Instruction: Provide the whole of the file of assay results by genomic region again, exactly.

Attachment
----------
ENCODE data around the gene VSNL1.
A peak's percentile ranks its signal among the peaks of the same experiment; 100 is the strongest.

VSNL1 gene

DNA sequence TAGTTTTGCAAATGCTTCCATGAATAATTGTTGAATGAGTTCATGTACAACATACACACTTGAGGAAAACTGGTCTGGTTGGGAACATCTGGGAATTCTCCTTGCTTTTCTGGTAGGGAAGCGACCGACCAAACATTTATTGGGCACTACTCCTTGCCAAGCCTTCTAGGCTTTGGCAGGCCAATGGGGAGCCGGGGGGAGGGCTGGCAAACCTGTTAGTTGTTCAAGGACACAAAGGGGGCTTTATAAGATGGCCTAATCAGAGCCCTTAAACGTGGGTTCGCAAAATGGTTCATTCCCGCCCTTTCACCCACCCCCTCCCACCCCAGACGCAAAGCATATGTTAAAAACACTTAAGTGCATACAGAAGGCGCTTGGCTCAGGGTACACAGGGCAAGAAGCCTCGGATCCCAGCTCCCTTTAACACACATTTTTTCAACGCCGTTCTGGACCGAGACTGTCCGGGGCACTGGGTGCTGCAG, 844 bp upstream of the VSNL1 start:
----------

ENCODE data around the gene VSNL1.
A peak's percentile ranks its signal among the peaks of the same experiment; 100 is the strongest.

VSNL1 gene

DNA sequence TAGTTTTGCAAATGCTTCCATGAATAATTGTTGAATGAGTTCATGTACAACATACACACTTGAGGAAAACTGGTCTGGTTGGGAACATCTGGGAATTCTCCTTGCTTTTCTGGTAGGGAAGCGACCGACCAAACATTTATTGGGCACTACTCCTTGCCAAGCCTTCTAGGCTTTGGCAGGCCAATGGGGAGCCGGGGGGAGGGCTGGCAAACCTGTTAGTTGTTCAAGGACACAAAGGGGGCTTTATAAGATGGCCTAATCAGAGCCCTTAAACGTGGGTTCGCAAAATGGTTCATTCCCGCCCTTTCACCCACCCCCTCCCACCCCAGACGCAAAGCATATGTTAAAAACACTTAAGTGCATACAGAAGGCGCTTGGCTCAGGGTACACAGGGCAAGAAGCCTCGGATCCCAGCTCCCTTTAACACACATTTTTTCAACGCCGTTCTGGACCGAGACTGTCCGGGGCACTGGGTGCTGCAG, 844 bp upstream of the VSNL1 start: